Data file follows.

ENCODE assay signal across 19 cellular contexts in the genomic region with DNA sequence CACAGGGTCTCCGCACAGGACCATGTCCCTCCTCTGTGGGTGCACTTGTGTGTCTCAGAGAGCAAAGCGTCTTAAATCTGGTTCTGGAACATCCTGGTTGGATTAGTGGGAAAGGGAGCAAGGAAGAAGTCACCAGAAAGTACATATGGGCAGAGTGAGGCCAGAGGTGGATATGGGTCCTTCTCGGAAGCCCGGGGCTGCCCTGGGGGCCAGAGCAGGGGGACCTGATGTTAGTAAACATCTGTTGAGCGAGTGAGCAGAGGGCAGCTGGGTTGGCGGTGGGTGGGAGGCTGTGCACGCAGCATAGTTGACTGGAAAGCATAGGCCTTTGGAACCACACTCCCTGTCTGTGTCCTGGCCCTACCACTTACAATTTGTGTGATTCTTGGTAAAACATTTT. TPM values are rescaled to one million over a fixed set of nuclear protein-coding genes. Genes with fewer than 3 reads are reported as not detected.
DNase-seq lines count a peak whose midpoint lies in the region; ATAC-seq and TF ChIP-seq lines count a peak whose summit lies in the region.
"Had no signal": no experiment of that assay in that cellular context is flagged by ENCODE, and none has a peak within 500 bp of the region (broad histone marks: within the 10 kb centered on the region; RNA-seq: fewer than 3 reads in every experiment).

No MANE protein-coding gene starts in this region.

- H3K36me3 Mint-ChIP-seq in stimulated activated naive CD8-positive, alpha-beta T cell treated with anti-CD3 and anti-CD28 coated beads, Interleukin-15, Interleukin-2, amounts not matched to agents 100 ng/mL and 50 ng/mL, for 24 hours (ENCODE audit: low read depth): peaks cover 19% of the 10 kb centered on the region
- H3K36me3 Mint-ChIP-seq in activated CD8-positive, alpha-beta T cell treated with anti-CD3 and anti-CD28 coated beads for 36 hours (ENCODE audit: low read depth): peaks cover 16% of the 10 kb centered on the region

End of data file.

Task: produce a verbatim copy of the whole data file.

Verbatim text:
ENCODE assay signal across 19 cellular contexts in the genomic region with DNA sequence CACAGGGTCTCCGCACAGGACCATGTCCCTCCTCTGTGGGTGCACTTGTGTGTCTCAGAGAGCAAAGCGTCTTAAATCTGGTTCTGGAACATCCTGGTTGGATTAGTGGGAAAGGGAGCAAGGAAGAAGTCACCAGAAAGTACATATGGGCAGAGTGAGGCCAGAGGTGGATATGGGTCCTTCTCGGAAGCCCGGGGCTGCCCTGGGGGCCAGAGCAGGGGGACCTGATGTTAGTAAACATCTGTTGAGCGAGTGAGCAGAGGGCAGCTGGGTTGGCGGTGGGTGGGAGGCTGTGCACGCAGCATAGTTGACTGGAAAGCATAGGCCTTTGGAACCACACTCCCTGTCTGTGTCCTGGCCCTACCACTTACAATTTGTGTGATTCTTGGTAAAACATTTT. TPM values are rescaled to one million over a fixed set of nuclear protein-coding genes. Genes with fewer than 3 reads are reported as not detected.
DNase-seq lines count a peak whose midpoint lies in the region; ATAC-seq and TF ChIP-seq lines count a peak whose summit lies in the region.
"Had no signal": no experiment of that assay in that cellular context is flagged by ENCODE, and none has a peak within 500 bp of the region (broad histone marks: within the 10 kb centered on the region; RNA-seq: fewer than 3 reads in every experiment).

No MANE protein-coding gene starts in this region.

- H3K36me3 Mint-ChIP-seq in stimulated activated naive CD8-positive, alpha-beta T cell treated with anti-CD3 and anti-CD28 coated beads, Interleukin-15, Interleukin-2, amounts not matched to agents 100 ng/mL and 50 ng/mL, for 24 hours (ENCODE audit: low read depth): peaks cover 19% of the 10 kb centered on the region
- H3K36me3 Mint-ChIP-seq in activated CD8-positive, alpha-beta T cell treated with anti-CD3 and anti-CD28 coated beads for 36 hours (ENCODE audit: low read depth): peaks cover 16% of the 10 kb centered on the region